Everything With A Place

For those of you who are born organizers this is likely your favorite part of simple living. Some of you, in fact, may be ready for this “final” step to minimalism right now… Having everything in its place. Ahhh… the ultimate goal! I will humbly admit that I am not there yet. I’m still languishing somewhere around the minimize your possessions mark. But I’ve got big dreams and I have a vision of what this will be for my home and family.

I am well-aware of the freeing sense of well-being and peace that having a place for everything  could bring for each of us. Who among us has not looked at the interior of an Amish or Mennonite home, practical homestead, Swedish lifestyle, or a bare-bones Japanese high-rise capsule apartment, each having everything in its own place. These folks have learned to adapt to their needs with few possessions and a logical place for every one that they do have. Each item can be readily found when it is needed and goes back to its designated spot until its next use.

Oh, how often I have uttered the words, “Where is my..? Have you seen the…? Don’t we have a (fill in the blank) …somewhere!??” If only I had it “all together” and everything in its place. My ultimate goal is to live efficiently. I dream of clear spaces and a simple system for finding what I need, when I need it.

Right now I am still just trying to get rid of what I don’t need, before I start to think I need it!

For me, everything in its place conjures up visions of my in-law’s garage – with Sharpie marker outlined tools, all in their proper place, on a pegboard. This is almost comical to me because I know that my husband did this in his younger days while still living at home. (He does exhibit a bit of OCD tendencies!) But at this time in our life, our garage certainly does not have any such organization. (Truth be told, feel free to apply those previous questions about “don’t we have one?” here!)


So, when I get there, I’m hoping that having everything in its place will generate the peaceful surroundings I dream of. Creating more margin in my days by caring for less items, no longer searching for what I need, knowing what I’m running out of, and living happily with far less stress for myself and my family.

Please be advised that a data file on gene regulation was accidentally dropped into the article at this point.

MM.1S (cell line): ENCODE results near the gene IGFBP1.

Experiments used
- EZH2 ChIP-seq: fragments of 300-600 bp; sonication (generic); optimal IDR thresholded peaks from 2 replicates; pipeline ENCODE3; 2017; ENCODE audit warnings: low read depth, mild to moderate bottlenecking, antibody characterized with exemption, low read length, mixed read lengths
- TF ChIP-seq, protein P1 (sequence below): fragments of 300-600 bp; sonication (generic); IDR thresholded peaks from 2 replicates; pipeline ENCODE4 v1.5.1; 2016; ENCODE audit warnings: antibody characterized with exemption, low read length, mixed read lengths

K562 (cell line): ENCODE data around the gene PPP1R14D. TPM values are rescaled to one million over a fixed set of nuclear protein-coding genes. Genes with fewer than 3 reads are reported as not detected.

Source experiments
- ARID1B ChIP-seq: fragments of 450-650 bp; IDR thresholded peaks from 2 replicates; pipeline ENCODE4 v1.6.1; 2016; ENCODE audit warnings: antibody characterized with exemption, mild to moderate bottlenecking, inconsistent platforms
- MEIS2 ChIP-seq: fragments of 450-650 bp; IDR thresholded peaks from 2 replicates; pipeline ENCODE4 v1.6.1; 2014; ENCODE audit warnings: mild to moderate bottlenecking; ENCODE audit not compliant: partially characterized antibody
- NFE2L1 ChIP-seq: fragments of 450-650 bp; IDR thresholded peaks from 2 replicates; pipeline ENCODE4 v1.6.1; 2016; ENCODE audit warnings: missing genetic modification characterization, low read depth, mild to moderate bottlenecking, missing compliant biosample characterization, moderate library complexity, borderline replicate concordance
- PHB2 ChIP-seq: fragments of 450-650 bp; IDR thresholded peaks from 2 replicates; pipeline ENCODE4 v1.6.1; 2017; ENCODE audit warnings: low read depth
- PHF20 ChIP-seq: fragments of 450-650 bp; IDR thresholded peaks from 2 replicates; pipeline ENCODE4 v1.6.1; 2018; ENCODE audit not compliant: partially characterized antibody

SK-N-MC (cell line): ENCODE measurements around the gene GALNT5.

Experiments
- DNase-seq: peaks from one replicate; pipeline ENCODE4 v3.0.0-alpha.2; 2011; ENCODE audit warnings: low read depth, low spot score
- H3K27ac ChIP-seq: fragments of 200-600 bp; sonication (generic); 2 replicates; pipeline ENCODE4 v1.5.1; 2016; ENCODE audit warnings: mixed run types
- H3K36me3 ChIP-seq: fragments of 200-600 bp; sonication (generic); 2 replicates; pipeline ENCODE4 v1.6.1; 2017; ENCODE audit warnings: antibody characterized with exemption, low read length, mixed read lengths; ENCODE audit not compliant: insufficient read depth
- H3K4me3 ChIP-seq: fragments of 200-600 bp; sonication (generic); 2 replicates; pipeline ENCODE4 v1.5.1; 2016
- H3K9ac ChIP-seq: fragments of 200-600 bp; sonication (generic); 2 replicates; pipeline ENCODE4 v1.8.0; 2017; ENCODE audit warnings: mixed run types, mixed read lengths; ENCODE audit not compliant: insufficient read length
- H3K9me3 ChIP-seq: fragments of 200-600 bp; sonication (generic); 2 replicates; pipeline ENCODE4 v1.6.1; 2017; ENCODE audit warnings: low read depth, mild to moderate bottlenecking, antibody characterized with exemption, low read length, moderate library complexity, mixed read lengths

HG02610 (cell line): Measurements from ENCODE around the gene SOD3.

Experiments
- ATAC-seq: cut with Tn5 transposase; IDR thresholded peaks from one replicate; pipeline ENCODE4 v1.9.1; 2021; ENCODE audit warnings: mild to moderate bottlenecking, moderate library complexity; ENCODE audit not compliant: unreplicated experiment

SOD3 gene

pexels-photo-909256.jpegI may giggle at the marker-outlined hand tools, but wouldn’t it be nice to grab that set of pliers, use them, and then toss them right back on the board all within a handful of moments?  Instead of giving it considerable thought for 20 minutes before moving four boxes to find an actual tool box, then rifling through it to realize it’s the wrong one… Moving more boxes, other tools, recyclables (that didn’t make it out the last time the truck came because you were disorganized, busy, and forgetful) and still you cannot find either one of the pliers you know should be there?

S – Spend less.

I – Identify your priorities.

M – Minimize possessions.

P – Plan ahead.

L – Let go.

E – Everything with a place.

Here’s to praying that with time and effort we can each, eventually, reach that place of peace, comfort, and ease of organization in our own homes, workplaces, and lives. I am dreaming this for you, as well as for myself, my friend. We are all in this struggle together.



Simply No Sleep Tonight

So, what do you do when your pets are keeping you awake all night? Write a blog post, of course!  With two cats and a large dog residing with us in our small home, it is not unusual for this to happen.

083B84A4-FA0B-4BF1-B369-97205C429EEAThere seems to be no rhyme or reason to it, and tonight it simply happens that one of our cats insists on being in and out of our daughter’s room, which is right outside of our room.  The door remains closed because said daughter does not keep everything up off of her floor, and our doggie has a penchant for a good sock! So, needless to say the cat needs in, so that she can meow and scratch to get back out, so she can meow and scratch to get back in, and so on and so forth. This can go on endless times as fickle kitty can’t make up her mind. (Can’t we just clone her to be in two places at once?, I start to wonder around the 10th time of crawling out of bed to open and close our daughter’s bedroom door.)